Employers must embrace career development to build decent work future

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Candy Ho: Decent work is more than just good compensation and work conditions

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As we move into the second half of 2023, Canadian organizations and their employees are facing an uncertain outlook.

The cost of living is soaring, the Organization for Economic Development (OECD) is now predicting that 27 per cent of jobs — many of them highly skilled — are at risk of being replaced by artificial intelligence. This comes in the wake of the pandemic already upending many of our beliefs about jobs and careers, including where, why and how we work.

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At the same time, employers in some sectors continue to report labour shortages (costing the Canadian economy nearly $13 billion last year in the manufacturing sector alone), even while others announce layoffs. Given Canada’s aging population and with more than one in five working adults nearing retirement, businesses have cause for concern.

Meanwhile, the number of employed people accessing food banks is rising, some racialized communities continue to experience higher unemployment rates and people with disabilities face significant pay gaps.

To unlock a stronger future for businesses, people and the economy, employers need to get serious about decent work. And to get there, they need career development.

Career development and decent work

The conversation around decent work often focuses on compensation and working conditions.

These elements are essential but only capture a fraction of what we need for a better future of work. In a report on job quality, Statistics Canada also assessed worker autonomy, training opportunities and career prospects as key factors.

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Fundamentally, decent work is purposeful for the individual, leverages their talents and aligns with their values. This leads to more satisfied, more productive workers — a boon to employers and the economy.

Lifelong career supports help people clarify their career aspirations and be agile amid labour market turmoil. It can also build bridges between those whose talent and potential are being underused (such as newcomers) and employers that need their contributions.

Unfortunately, awareness of and access to lifelong career development as a public good is uneven in Canada. Career education across the K-12 system varies widely. Few adults access career services.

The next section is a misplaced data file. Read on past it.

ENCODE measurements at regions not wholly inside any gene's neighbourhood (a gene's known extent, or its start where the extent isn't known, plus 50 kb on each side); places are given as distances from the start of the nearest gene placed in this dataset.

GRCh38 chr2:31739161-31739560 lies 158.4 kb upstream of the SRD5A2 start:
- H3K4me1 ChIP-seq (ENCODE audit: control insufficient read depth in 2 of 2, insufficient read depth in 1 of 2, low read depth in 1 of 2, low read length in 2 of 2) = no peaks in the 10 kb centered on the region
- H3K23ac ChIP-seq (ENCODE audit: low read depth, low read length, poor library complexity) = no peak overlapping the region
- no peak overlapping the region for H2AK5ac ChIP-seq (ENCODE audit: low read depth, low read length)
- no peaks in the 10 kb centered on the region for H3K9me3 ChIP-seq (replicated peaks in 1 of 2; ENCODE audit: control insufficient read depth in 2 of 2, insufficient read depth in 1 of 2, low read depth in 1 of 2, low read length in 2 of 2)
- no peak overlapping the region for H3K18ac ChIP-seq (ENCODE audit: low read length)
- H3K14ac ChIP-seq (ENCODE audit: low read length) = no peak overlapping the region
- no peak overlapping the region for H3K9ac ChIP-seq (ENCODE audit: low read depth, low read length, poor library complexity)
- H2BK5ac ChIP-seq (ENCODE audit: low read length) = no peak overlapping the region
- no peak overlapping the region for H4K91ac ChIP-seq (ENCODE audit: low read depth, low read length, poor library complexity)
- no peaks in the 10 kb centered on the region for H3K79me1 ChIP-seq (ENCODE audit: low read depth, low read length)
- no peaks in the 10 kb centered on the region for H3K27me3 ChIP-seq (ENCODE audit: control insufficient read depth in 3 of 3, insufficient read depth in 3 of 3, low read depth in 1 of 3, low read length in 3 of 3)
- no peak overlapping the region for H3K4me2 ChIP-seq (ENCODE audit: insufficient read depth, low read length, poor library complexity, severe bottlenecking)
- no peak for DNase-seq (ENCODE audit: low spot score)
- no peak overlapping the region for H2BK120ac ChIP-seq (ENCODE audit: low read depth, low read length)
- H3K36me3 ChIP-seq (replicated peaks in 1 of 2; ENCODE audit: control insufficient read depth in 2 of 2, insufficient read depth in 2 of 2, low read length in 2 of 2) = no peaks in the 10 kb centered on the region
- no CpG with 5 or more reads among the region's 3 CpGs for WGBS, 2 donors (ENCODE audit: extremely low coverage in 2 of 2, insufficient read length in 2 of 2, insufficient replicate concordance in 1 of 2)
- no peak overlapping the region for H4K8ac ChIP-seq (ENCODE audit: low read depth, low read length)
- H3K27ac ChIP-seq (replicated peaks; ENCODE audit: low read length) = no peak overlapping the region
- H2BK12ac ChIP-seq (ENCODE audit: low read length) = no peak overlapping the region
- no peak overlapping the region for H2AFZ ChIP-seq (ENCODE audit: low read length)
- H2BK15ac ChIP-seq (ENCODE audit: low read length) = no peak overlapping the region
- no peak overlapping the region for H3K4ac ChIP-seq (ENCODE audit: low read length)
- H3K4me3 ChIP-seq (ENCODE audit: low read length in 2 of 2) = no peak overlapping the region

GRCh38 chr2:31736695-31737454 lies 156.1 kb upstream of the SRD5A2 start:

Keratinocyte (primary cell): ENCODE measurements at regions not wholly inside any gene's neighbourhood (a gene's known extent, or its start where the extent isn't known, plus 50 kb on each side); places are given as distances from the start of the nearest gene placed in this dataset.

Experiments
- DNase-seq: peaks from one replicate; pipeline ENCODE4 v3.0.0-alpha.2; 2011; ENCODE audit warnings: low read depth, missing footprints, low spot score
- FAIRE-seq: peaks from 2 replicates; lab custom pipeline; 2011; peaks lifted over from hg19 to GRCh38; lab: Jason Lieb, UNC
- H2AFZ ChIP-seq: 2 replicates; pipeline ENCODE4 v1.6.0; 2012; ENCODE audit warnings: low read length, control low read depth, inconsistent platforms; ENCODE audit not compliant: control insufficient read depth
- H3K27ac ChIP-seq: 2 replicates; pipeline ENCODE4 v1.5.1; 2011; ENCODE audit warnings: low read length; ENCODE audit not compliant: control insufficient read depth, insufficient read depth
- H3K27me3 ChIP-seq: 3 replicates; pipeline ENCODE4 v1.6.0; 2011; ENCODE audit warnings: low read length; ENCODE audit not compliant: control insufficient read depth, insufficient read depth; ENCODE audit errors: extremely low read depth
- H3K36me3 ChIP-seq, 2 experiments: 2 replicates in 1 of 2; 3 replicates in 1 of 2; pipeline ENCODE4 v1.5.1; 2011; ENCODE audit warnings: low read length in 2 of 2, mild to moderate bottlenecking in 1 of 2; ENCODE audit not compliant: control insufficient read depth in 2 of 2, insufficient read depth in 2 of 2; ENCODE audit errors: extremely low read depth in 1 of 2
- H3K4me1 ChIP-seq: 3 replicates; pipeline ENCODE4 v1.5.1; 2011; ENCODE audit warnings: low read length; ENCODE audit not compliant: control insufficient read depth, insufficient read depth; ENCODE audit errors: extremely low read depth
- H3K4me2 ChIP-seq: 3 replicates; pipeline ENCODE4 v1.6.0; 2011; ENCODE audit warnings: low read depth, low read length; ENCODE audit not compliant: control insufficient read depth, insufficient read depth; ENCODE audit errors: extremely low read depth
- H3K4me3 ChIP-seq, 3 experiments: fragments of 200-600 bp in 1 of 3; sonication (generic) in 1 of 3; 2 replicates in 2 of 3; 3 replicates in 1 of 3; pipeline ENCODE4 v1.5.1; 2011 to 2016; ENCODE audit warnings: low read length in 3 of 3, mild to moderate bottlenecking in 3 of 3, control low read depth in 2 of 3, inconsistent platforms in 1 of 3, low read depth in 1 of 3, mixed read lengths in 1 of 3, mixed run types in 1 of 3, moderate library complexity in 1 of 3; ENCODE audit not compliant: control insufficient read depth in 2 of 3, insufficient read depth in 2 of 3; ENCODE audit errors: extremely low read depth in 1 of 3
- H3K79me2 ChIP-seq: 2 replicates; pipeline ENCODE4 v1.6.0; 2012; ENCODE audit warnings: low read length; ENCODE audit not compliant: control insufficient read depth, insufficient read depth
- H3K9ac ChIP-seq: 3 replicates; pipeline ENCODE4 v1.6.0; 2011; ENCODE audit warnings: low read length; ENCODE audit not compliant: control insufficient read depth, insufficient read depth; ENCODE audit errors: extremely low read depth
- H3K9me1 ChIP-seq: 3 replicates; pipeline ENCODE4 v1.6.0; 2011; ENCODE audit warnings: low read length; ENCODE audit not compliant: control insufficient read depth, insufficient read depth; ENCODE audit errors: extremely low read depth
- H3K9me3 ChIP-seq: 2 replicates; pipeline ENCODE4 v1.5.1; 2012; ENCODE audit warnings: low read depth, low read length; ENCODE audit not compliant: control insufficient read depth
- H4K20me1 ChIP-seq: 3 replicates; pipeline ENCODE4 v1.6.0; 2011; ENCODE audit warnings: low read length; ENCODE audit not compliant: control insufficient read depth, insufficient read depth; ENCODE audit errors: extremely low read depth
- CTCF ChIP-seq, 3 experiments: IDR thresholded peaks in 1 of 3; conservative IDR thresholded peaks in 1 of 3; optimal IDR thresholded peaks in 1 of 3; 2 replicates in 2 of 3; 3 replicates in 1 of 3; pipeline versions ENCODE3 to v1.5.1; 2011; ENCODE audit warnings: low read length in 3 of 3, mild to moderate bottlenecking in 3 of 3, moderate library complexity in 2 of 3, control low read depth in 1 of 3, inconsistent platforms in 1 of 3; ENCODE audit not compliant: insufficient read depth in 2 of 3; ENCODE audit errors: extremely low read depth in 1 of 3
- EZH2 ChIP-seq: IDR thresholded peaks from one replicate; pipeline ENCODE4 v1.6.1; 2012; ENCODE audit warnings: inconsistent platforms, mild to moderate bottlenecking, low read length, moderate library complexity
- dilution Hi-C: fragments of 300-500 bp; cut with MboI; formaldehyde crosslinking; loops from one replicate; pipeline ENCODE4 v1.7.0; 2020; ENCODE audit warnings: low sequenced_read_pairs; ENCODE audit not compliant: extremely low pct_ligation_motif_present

Gaps also exist within business. Although 73 per cent of executives believe it is important to offer career management programs for employees, according to CERIC and Environics Research’s 2022 National Business Survey, an alarming 70 per cent of employers reported they are not actually providing them.

Actions for employers

Leveraging the power of career development will allow us to respond effectively and mitigate the significant challenges we are facing. While creating a decent work future requires action from government, academia and employers, these recommendations offer a starting point for business.

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  • Provide experiential learning opportunities to students that enable them to envision and test out different possibilities for their future
  • Support employee career management, recognizing that career development does not have to mean upward progression or require expensive, lengthy training;
  • Partner with career development professionals to improve employee engagement and retention and connect to untapped talent pools; and
  • Create the foundations of decent work including paying a living wage, building a culture of equity and inclusion, and providing conditions that support positive mental health.

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We should continue to strive for a broader understanding of decent work that includes career development. When individuals are equipped with the skills and provided with the opportunities to engage in decent work and create a resilient future, we all benefit. And Canada’s employers have a leading role to play.

Candy Ho is the chair of the board of directors of CERIC, a national charitable organization, and the inaugural assistant professor, Integrative Career and Capstone Learning at the University of the Fraser Valley in British Columbia.

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